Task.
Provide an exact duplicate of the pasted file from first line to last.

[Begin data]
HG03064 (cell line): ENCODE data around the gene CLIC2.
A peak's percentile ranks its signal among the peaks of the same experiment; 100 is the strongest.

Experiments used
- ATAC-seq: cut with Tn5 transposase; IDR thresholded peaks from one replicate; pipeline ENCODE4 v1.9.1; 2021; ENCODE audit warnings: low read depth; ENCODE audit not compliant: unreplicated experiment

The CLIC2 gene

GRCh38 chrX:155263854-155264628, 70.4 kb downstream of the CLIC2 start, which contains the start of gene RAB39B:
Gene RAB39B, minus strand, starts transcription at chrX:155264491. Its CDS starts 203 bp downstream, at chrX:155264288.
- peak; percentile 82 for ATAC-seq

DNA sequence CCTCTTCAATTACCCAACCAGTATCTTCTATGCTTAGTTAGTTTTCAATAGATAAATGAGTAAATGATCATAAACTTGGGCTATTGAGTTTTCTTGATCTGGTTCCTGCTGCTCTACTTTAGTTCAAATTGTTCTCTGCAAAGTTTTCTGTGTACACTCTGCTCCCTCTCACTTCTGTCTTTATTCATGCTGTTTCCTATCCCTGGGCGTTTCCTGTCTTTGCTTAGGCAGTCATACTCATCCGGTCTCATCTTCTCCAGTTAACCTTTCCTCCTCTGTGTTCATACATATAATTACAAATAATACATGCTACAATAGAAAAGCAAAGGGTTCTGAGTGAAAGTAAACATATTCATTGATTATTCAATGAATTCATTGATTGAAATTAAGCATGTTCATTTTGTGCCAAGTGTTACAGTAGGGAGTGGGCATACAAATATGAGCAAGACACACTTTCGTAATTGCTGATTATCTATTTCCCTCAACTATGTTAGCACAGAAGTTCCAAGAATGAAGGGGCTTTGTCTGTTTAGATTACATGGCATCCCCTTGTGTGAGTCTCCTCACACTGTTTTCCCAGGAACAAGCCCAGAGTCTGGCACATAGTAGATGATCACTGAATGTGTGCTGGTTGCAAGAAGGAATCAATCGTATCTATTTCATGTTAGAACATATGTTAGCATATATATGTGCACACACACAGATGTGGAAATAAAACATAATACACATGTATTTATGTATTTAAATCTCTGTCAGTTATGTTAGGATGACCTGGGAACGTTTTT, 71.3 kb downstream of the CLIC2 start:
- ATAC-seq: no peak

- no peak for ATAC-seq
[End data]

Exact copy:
HG03064 (cell line): ENCODE data around the gene CLIC2.
A peak's percentile ranks its signal among the peaks of the same experiment; 100 is the strongest.

Experiments used
- ATAC-seq: cut with Tn5 transposase; IDR thresholded peaks from one replicate; pipeline ENCODE4 v1.9.1; 2021; ENCODE audit warnings: low read depth; ENCODE audit not compliant: unreplicated experiment

The CLIC2 gene

GRCh38 chrX:155263854-155264628, 70.4 kb downstream of the CLIC2 start, which contains the start of gene RAB39B:
Gene RAB39B, minus strand, starts transcription at chrX:155264491. Its CDS starts 203 bp downstream, at chrX:155264288.
- peak; percentile 82 for ATAC-seq

DNA sequence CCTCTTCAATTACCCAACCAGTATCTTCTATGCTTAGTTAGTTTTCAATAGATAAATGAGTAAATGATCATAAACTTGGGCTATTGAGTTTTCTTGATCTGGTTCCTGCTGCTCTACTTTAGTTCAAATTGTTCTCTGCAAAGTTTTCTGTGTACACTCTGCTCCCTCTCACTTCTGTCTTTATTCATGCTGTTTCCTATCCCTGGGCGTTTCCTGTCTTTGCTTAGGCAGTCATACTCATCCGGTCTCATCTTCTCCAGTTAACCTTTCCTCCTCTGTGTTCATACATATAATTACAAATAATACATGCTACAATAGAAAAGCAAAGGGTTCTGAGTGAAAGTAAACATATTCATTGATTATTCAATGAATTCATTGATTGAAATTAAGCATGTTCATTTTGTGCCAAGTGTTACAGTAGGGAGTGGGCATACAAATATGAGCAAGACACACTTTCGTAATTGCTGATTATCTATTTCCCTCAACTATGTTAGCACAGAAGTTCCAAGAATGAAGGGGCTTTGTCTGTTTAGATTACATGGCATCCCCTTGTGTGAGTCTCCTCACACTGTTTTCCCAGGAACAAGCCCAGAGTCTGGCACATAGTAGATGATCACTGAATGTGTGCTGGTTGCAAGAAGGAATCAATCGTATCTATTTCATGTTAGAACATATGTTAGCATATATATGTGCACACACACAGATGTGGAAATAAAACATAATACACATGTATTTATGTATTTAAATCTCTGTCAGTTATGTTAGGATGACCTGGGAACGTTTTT, 71.3 kb downstream of the CLIC2 start:
- ATAC-seq: no peak

- no peak for ATAC-seq